Frequently Asked Questions
What is a home inspection?
A home inspection is a non-invasive, visual examination of the accessible areas of a residential property. Home inspectors look for defects when evaluating the structural, roofing, heating & cooling systems, electrical, plumbing, and other exterior/interior components of a home.
How long does a home inspection take?
A typical home inspection will take 2-4 hours depending on size and condition of the home. The full inspection report is sent within 24 hours for a typical inspection.
Should I attend the inspection?
If you are able to attend, the inspector will be glad to highlight items at the end of the inspection before emailing the full report.
May I contact you after I buy the home?
ABSOLUTELY! We are here for you before, during, and after the inspection. We will do our best to help you through any issues or construction related questions you may have.
What is Radon?
Radon is a colorless, odorless, invisible, naturally occurring radioactive gas that results from the breakdown of uranium in soil, rock and water, according to the Environmental Protection Agency (EPA). Exposure to high levels of radon gas is known to be the 2nd leading cause of lung cancer. If high radon (above 4.0 pCi/L) is found in the home, a radon mitigation system can be added to bring the radon to an acceptable level.
Can you provide Radon Testing or a CL-100/Termite Inspection?
Yes, radon testing can be added to the home inspection for a fee of $125. We coordinate CL-100/termite inspections with a licensed pest control company for a fee of $95.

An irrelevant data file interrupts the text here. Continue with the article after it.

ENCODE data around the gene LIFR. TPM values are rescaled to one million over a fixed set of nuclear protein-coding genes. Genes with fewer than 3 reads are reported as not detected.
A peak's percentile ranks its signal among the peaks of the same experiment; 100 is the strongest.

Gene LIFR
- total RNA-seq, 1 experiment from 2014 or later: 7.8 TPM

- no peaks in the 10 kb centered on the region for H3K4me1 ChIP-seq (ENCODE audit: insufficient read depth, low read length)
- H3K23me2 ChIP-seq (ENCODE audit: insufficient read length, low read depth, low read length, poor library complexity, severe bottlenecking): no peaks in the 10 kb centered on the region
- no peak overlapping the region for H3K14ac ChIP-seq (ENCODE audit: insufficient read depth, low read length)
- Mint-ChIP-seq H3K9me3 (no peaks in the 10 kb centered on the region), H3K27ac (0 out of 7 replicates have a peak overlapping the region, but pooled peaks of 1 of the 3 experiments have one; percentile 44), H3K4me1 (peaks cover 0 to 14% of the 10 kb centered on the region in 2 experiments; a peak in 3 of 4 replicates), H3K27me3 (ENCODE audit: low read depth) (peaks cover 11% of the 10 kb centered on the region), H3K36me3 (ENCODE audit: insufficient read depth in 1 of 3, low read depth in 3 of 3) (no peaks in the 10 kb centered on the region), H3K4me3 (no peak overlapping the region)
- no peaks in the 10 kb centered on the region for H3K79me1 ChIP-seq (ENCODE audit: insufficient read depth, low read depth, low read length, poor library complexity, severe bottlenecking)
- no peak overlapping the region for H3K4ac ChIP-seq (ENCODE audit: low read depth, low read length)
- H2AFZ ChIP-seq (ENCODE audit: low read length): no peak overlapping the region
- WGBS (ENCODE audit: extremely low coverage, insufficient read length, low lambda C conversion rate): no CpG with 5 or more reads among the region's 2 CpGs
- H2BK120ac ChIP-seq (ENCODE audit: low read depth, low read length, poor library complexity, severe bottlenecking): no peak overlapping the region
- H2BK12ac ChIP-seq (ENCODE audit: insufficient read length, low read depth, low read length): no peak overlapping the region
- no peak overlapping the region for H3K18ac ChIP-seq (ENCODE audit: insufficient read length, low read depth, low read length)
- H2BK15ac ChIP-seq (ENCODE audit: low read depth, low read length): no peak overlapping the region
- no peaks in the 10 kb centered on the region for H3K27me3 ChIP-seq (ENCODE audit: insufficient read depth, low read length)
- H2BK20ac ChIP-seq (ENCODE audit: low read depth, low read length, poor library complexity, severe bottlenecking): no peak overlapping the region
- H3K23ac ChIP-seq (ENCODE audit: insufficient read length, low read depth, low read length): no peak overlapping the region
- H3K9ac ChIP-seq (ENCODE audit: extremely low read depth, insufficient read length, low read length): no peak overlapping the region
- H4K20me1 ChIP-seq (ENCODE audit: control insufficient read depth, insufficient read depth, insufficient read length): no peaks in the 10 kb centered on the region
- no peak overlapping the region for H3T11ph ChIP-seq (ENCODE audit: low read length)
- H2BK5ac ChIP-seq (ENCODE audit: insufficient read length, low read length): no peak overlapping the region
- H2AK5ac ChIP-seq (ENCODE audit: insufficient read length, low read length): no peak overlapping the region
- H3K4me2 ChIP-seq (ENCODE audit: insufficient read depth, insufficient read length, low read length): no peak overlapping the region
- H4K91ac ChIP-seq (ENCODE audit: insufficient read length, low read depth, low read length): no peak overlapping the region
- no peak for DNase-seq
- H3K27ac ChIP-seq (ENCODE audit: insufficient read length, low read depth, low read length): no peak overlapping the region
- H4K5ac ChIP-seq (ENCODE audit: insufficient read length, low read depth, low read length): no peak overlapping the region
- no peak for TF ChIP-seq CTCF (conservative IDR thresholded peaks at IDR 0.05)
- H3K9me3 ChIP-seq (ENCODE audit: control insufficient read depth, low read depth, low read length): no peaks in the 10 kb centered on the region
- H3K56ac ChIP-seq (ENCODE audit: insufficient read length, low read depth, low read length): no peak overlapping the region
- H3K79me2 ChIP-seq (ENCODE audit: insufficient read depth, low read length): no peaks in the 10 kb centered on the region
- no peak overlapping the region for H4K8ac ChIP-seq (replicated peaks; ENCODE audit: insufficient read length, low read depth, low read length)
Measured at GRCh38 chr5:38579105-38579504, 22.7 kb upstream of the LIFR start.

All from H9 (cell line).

Should I have an inspection on an "as is" home purchase?
Yes! A detailed inspection report can help with planning and minimize the risk of unknown concerns. An inspection report can help provide you with information as you budget possible expenses in the coming months and years.
Should I get an inspection on a new construction home?
Yes! SCHIG affiliates offer final inspections on new construction homes to provide peace of mind and minimize the risk of unknown concerns. The inspection report can also be used to create a helpful punch-list for the builder during or before the final walk-through prior to the purchase of the home.
Will you provide a "summary" of the inspection report?
While the buyers are encouraged to read the full inspection report, the inspection reports do have a summary area where key items are noted. We encourage the buyers to talk with their realtors after receiving the inspection report. The buyer or realtor is always welcome to contact the inspector with any questions they may have about the report.